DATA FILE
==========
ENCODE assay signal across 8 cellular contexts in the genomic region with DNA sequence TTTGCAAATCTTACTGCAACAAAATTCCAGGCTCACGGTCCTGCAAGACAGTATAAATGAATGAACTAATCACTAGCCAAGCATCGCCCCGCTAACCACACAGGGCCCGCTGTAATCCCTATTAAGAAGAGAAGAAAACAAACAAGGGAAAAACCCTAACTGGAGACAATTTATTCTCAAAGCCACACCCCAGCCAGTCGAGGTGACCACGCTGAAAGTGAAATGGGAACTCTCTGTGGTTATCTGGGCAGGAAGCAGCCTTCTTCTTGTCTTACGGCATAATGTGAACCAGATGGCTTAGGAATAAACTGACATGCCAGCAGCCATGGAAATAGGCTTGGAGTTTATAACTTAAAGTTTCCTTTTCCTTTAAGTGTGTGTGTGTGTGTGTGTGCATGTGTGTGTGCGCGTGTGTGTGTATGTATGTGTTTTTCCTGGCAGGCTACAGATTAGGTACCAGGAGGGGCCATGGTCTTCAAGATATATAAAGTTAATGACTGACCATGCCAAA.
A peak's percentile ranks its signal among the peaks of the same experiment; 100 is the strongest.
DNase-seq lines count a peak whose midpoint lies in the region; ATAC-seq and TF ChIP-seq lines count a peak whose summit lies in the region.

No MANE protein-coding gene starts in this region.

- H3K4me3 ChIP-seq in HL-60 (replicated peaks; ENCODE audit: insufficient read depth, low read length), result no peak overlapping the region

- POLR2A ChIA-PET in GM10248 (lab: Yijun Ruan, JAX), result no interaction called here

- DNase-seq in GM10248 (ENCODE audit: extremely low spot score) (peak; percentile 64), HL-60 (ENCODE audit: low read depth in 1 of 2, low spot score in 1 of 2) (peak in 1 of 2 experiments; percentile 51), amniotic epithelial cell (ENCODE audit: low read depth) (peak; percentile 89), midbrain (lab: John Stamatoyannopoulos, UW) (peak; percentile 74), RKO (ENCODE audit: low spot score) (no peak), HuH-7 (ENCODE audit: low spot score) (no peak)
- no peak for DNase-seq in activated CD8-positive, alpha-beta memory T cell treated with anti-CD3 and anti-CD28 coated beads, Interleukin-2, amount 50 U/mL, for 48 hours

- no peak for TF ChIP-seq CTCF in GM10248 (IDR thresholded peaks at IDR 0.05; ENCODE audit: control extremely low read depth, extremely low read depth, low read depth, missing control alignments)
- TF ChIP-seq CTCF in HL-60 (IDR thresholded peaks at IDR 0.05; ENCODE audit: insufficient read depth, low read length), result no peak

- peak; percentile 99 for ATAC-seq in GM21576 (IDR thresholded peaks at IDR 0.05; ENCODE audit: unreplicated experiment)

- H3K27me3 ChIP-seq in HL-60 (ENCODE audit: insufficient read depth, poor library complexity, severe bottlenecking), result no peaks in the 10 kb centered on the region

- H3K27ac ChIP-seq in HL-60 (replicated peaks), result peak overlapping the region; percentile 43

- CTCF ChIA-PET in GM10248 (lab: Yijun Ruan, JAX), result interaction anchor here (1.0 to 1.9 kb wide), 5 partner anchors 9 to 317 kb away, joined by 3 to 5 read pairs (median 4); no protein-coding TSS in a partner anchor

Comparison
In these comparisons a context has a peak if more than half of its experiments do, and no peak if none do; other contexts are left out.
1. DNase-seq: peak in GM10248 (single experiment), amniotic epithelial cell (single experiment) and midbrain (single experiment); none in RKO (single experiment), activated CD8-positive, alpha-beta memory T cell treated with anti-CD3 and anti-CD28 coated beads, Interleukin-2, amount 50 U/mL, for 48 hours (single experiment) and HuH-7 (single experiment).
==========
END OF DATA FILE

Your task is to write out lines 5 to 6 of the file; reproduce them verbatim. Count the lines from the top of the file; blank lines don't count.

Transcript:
- H3K4me3 ChIP-seq in HL-60 (replicated peaks; ENCODE audit: insufficient read depth, low read length), result no peak overlapping the region

- POLR2A ChIA-PET in GM10248 (lab: Yijun Ruan, JAX), result no interaction called here